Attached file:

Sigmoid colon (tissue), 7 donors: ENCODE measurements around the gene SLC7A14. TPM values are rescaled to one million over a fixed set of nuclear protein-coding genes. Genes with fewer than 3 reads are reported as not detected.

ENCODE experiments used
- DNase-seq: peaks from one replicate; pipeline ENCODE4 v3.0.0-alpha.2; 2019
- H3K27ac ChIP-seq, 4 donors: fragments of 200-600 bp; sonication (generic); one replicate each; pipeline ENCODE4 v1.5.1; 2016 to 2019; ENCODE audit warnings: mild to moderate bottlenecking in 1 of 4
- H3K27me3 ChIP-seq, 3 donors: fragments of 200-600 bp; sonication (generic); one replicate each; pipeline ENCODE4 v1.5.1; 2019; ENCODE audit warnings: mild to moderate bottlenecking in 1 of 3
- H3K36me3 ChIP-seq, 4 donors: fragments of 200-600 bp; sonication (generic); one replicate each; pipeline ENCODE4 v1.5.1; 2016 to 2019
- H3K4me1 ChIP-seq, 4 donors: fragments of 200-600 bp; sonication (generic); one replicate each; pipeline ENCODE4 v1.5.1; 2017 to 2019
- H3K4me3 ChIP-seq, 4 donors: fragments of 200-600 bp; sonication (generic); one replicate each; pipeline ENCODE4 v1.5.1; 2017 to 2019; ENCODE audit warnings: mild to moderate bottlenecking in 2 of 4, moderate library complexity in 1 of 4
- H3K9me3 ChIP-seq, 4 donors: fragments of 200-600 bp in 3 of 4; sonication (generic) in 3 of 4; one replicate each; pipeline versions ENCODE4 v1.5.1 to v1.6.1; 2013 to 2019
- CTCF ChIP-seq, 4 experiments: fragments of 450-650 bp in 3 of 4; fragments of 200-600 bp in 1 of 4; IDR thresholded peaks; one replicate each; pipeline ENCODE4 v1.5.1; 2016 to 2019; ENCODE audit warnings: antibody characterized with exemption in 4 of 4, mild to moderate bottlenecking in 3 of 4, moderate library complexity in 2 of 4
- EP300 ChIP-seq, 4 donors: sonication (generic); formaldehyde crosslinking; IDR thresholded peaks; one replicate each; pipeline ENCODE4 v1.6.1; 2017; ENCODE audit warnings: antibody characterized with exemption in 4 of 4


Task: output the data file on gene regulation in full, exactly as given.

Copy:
Sigmoid colon (tissue), 7 donors: ENCODE measurements around the gene SLC7A14. TPM values are rescaled to one million over a fixed set of nuclear protein-coding genes. Genes with fewer than 3 reads are reported as not detected.

ENCODE experiments used
- DNase-seq: peaks from one replicate; pipeline ENCODE4 v3.0.0-alpha.2; 2019
- H3K27ac ChIP-seq, 4 donors: fragments of 200-600 bp; sonication (generic); one replicate each; pipeline ENCODE4 v1.5.1; 2016 to 2019; ENCODE audit warnings: mild to moderate bottlenecking in 1 of 4
- H3K27me3 ChIP-seq, 3 donors: fragments of 200-600 bp; sonication (generic); one replicate each; pipeline ENCODE4 v1.5.1; 2019; ENCODE audit warnings: mild to moderate bottlenecking in 1 of 3
- H3K36me3 ChIP-seq, 4 donors: fragments of 200-600 bp; sonication (generic); one replicate each; pipeline ENCODE4 v1.5.1; 2016 to 2019
- H3K4me1 ChIP-seq, 4 donors: fragments of 200-600 bp; sonication (generic); one replicate each; pipeline ENCODE4 v1.5.1; 2017 to 2019
- H3K4me3 ChIP-seq, 4 donors: fragments of 200-600 bp; sonication (generic); one replicate each; pipeline ENCODE4 v1.5.1; 2017 to 2019; ENCODE audit warnings: mild to moderate bottlenecking in 2 of 4, moderate library complexity in 1 of 4
- H3K9me3 ChIP-seq, 4 donors: fragments of 200-600 bp in 3 of 4; sonication (generic) in 3 of 4; one replicate each; pipeline versions ENCODE4 v1.5.1 to v1.6.1; 2013 to 2019
- CTCF ChIP-seq, 4 experiments: fragments of 450-650 bp in 3 of 4; fragments of 200-600 bp in 1 of 4; IDR thresholded peaks; one replicate each; pipeline ENCODE4 v1.5.1; 2016 to 2019; ENCODE audit warnings: antibody characterized with exemption in 4 of 4, mild to moderate bottlenecking in 3 of 4, moderate library complexity in 2 of 4
- EP300 ChIP-seq, 4 donors: sonication (generic); formaldehyde crosslinking; IDR thresholded peaks; one replicate each; pipeline ENCODE4 v1.6.1; 2017; ENCODE audit warnings: antibody characterized with exemption in 4 of 4